In moving laser beam readers known in the art, the laser light beam is directed by a lens or other optical components along a light path toward a target that includes the bar code symbol. The moving-beam reader operates by repetitively scanning the light beam in a scan pattern across the symbol by means of motion of a scanning component, such as a moving mirror placed in the path of the light beam. The scanning component may either sweep the beam spot across the symbol and trace a scan line, or a series of scan lines, or another pattern, across the symbol, or scan a field of view of the reader, or both.
Bar code readers also include a sensor or photodetector which detects light reflected or scattered from the symbol. The photodetector or sensor is positioned in the reader in an optical path so that it has a field of view which ensures the capture of a portion of the light which is reflected or scattered off the symbol. The light is detected and converted into an electrical signal.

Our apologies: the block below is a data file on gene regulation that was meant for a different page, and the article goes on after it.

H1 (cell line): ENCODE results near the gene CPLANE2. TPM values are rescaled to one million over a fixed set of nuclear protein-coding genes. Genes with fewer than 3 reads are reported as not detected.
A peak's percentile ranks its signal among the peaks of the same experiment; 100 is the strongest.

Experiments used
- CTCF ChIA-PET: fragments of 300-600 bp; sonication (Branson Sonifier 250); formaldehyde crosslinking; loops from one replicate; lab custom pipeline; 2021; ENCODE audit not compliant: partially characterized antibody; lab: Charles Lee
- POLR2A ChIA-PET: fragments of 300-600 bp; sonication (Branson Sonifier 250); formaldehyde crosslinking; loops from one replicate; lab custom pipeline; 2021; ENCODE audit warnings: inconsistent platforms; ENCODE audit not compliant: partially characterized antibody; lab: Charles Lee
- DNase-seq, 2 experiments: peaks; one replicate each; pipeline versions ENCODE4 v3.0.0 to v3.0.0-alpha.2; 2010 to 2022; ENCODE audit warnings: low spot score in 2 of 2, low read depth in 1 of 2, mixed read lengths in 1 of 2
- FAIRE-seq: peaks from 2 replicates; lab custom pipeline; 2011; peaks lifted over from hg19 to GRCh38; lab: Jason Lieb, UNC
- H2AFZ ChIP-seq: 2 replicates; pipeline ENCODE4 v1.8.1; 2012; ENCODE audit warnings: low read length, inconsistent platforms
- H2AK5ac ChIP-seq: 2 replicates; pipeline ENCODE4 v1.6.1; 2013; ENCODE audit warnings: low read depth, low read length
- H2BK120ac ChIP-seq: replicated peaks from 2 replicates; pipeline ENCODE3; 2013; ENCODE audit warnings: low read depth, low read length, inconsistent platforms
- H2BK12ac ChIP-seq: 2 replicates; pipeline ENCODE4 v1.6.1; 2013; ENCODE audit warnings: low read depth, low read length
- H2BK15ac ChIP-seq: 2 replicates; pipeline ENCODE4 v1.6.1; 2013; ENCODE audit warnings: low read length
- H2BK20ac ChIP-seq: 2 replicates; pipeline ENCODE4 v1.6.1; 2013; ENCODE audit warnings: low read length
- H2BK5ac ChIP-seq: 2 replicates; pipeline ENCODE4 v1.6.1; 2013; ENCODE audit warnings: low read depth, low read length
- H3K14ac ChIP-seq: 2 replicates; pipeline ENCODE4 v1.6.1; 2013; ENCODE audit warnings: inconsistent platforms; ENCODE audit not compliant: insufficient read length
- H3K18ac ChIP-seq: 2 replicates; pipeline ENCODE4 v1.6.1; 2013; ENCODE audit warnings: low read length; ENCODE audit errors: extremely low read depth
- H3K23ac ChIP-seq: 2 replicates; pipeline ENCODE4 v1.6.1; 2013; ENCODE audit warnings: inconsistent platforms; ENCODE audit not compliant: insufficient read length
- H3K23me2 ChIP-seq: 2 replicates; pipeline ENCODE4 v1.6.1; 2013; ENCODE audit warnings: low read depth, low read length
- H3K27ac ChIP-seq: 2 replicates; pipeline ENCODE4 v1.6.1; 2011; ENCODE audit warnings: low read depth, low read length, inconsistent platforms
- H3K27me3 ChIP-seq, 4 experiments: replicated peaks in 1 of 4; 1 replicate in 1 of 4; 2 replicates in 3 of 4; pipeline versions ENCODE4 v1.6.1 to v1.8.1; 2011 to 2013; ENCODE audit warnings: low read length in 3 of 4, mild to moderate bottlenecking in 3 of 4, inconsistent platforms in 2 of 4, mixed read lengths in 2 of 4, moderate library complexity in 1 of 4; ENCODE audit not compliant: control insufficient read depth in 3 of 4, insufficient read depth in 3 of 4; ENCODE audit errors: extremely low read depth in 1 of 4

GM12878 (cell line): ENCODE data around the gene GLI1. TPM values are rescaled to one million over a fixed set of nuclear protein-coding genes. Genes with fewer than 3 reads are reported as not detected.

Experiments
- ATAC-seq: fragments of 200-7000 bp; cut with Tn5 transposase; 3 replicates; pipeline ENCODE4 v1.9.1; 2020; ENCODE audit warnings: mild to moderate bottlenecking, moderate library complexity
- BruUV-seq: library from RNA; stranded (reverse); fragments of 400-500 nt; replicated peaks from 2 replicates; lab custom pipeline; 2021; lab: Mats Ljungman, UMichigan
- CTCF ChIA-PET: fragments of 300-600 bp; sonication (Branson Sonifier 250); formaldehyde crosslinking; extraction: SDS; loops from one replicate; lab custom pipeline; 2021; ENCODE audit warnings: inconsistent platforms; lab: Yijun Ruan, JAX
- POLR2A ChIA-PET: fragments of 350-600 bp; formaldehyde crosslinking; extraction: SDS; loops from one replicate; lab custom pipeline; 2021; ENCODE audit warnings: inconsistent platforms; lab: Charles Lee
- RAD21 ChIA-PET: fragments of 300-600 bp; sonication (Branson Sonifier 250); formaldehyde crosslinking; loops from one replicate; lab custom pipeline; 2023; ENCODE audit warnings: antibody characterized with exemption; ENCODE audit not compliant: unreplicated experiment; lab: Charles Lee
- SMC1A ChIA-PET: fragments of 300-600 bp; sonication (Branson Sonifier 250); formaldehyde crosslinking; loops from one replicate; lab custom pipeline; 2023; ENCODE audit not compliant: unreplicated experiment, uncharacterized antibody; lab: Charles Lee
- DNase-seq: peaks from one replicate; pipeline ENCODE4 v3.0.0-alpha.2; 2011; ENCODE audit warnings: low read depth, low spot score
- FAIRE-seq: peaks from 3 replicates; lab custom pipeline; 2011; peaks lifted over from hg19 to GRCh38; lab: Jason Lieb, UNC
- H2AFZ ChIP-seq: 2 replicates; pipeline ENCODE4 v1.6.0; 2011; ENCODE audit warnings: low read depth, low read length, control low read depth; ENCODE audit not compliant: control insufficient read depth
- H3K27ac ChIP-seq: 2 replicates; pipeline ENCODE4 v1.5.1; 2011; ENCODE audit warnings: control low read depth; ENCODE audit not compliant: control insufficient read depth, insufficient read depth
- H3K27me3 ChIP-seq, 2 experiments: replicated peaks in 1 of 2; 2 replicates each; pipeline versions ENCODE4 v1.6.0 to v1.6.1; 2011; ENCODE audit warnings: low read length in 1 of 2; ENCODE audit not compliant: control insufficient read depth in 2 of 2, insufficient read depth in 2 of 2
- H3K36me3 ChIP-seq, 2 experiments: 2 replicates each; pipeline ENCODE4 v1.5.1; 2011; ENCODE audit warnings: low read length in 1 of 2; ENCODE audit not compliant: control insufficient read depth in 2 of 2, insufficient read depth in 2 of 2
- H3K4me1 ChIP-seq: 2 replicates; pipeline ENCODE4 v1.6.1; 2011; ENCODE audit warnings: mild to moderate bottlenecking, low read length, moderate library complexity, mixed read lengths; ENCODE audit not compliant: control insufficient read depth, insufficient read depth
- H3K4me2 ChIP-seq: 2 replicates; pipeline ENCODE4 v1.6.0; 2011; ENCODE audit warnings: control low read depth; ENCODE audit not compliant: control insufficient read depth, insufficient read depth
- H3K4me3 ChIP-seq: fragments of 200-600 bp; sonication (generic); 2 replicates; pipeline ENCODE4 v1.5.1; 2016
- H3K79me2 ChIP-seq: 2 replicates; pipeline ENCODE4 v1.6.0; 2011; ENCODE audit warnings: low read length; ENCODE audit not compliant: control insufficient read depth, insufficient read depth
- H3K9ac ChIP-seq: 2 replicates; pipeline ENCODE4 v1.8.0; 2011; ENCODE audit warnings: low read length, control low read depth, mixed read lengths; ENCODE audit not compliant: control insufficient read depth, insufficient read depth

Some bar code readers are “retro-reflective”. In a retro-reflective reader, a moving optical element such as a mirror is used to transmit the outgoing beam and receive the reflected light. Non-retro-reflective readers typically employ a moving mirror to transmit the outgoing beam, but have a separate detection system with a wide, static field of view.
Electronic circuitry and software decode the electrical signal into a digital representation of the data represented by the symbol that has been scanned. For example, the analog electrical signal generated by the photodetector is converted by a digitizer into a pulse width modulated digitized signal, with the widths corresponding to the physical widths of the bars and spaces. Such a digitized signal is then decoded, based on the specific symbology used by the symbol, into a binary representation of the data encoded in the symbol, and subsequently to the information or alphanumeric characters so represented. Such signal processors are disclosed in U.S. Pat. No. 5,734,153, assigned to the same assignee as the instant application.